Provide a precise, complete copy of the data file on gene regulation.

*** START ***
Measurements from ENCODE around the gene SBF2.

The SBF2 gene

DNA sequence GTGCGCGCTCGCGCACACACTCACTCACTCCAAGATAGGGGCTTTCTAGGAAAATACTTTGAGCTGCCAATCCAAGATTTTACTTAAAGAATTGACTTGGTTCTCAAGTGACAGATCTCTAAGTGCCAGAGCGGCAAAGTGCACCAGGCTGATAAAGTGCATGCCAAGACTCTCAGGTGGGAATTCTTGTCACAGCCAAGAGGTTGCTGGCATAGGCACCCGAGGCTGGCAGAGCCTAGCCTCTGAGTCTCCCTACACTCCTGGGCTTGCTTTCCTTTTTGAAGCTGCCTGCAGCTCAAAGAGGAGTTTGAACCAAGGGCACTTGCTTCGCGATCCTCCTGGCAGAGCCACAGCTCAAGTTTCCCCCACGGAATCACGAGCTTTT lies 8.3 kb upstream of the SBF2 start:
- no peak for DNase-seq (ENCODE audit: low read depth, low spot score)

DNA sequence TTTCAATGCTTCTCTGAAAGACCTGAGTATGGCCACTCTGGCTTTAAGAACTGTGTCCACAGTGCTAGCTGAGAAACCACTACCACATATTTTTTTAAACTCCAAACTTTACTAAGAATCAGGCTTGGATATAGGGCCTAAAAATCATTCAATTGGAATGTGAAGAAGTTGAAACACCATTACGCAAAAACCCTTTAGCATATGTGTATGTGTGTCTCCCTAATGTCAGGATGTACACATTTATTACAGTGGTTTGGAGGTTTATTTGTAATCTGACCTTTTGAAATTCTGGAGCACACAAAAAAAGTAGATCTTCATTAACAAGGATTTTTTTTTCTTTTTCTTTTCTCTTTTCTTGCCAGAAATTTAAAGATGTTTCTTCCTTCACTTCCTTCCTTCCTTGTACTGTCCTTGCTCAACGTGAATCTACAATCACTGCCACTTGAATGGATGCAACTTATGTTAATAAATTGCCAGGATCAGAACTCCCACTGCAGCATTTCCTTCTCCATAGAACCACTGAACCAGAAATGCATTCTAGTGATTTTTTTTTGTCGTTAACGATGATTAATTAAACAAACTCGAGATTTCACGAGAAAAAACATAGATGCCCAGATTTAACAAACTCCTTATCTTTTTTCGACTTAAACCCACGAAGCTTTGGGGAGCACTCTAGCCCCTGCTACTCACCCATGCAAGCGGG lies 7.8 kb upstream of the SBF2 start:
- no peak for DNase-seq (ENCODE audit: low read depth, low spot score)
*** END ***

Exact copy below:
Measurements from ENCODE around the gene SBF2.

The SBF2 gene

DNA sequence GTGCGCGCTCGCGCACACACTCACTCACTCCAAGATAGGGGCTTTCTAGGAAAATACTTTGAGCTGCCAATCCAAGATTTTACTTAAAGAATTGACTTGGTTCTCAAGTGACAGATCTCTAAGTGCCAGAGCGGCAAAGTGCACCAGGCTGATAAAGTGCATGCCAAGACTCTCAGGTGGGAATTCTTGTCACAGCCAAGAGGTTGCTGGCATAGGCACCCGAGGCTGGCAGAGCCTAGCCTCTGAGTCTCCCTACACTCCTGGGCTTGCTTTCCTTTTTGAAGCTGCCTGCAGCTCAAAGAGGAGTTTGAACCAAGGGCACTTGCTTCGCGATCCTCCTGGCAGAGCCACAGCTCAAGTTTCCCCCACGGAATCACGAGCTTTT lies 8.3 kb upstream of the SBF2 start:
- no peak for DNase-seq (ENCODE audit: low read depth, low spot score)

DNA sequence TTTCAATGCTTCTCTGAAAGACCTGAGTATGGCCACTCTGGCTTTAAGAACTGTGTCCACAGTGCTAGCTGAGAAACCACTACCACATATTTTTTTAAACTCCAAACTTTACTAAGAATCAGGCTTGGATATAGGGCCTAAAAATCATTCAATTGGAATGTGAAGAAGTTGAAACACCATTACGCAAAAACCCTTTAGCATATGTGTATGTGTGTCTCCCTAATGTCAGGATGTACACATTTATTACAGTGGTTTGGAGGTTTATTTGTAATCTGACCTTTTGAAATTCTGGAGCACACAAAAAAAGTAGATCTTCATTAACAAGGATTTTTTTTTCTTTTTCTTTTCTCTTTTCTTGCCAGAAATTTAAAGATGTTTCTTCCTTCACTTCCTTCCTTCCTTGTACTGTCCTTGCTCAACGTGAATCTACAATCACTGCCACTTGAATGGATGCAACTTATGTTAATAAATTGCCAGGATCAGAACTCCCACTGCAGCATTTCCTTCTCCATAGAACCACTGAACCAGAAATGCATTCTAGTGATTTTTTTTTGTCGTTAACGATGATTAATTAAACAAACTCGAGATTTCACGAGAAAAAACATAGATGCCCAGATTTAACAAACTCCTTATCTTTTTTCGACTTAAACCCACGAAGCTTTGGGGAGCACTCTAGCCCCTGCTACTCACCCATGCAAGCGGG lies 7.8 kb upstream of the SBF2 start:
- no peak for DNase-seq (ENCODE audit: low read depth, low spot score)